Academic Public Health, which includes research and teaching, is an important part of Public Health work.
The Growing Up in Scotland (GUS) longitudinal study is a good example of an ongoing academic study with practical applications.
This page summarises Tweets collected together on the first #ScotPublicHealth Storify. It is intended as a brief taster of the topic rather than a comprehensive overview of the subject.
MIT defines research as follows:
“a systematic investigation, including research development, testing and evaluation, designed to develop or contribute to generalizable knowledge.”
Research includes formal interviews, responses to questionnaires, and related activities that may be quantified as part of study data. Research does not include interviews used to provide quotes or illustrative statements — as in journalism or related projects.
COUHES [MIT committee] does not consider surveys, questionnaires or interviews to be research if (1) they are carried out as part of the administrative responsibility of the investigator, AND (2) the data gathered are non-sensitive and will be used for MIT purposes only. For these purposes, “sensitive” data include, but are not limited to, data relating to academic performance, religion, ethnicity, sex, alcohol consumption and the use of illegal drugs.
Academic Public Health encompasses a wider range of activities than just research. A 1999 report from the US Association of Schools of Public Health Council of Public Health Practice Coordinators, Demonstrating Excellence in Academic Public Health Practice, provides a useful overview. A more recent overview is provided by the Dean of the School of Public Health, Boston University.
A Storify summary of Public Health progress illustrates the early role of research (late 19th century/ early 20th century) in understanding the impact of poverty on health. While techniques have become more sophisticated, the messages remain the same: poverty and inequality have an important and enduring effect.
Some of Seebohm Rowntree’s early findings, and first use of the term “poverty line”.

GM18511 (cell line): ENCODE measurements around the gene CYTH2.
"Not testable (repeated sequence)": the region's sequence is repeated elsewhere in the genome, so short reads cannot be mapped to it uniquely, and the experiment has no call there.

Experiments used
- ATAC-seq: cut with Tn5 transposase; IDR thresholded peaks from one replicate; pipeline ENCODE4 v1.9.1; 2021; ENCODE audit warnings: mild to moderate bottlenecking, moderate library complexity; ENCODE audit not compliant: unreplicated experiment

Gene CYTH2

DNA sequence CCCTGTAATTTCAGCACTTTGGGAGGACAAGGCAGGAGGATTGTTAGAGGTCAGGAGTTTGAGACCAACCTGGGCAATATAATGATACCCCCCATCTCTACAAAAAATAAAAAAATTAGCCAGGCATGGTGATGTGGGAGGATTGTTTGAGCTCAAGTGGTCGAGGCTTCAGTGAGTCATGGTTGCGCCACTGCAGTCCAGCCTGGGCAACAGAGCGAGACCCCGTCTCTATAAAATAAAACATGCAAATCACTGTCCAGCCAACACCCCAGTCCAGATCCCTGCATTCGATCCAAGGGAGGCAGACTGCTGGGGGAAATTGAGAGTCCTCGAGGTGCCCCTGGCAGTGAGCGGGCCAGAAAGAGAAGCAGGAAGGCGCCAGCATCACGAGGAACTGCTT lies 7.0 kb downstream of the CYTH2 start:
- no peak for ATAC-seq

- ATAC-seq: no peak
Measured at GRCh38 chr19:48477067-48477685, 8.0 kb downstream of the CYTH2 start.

Dissemination of research findings is an important part of Academic Public Health, both through publication in peer reviewed journals, and on social media. This quote from Alexander Fleming illustrates this point well.
I spoke of penicillin in 1936 but I was lacking in eloquence, and nobody took any notice … Here was something of extraordinary importance, which was published in 1929, and demonstrated at the Congress of 1936, but which was neglected by everyone for years … It may be that in this Congress there is something like it. If there is, let us not miss it.
Teaching is an important of Academic Public Health work and Public Health work and training in general. Things have come a long way since this 1924 paper in the BMJ, but some of the ideas and experiences will be familiar.
There is a lot to learn from Public Health work in the 1940s and 1950s. In particular Doll and Bradford Hill illustrated the increasingly sophisticated picture that can be built up from a case control study (inpatients) then a cohort study in Doctors, and beyond.
Bradford Hill and his much cited criteria (see more recent critique)
The Framingham study, established 1948, has also provided insights into lifestyle factors and social determinants of health through a series of cohort studies over many decades, with practical application in cardiovascular risk charts and beyond. Read founder Thomas Dawber’s obituary.
Thomas Dawber and cardiovascular risk charts derived from Framingham study (variables BP, , cholesterol, diabetes, sex, age)
Each study design has its strengths and weaknesses. The following tables are from Beaglehole’s excellent epidemiology text.
These observational study designs have particular challenges with bias and confounding, but they have wide application throughout Public Health work (eg see health protection page). Ultimately interventional studies (eg randomised controlled trial) are the gold standard, but are not always feasible.
More recent examples of cohort studies include GUS (see film above). Read more about longitudinal studies in this BMJ resource.
Public Health research extends from observational studies, to qualitative research and randomised controlled trials.
Two example of Scottish research here:
Professor Amanda Amos on her work on smoking and tobacco control:
Professor Nanette Mutrie describes some very practical research in her inaugural lecture “Encouraging People to ‘Sit Less and Walk More'”.
Both these films have direct relevance to social determinants of health and health improvement. There are also clear parallels with health intelligence, which frequently provides data for academic teams across the different study designs. Quality improvement also has elements of the experimental method, with predictions tested using the plan-do-study-act (PDSA) method.
The West of Scotland Coronary Prevention Study (WOSCOPS) provides an example of a huge randomised controlled trial where Scotland led the way in identifying ways to improve patient outcomes.
In addition to large Public Health academic departments in Scottish Universities, there are other teams working on areas relevant to Public Health e.g.:
Academic Public Health is one the Faculty of Public Health’s 9 areas of Public Health
Graham Mackenzie 5.1.16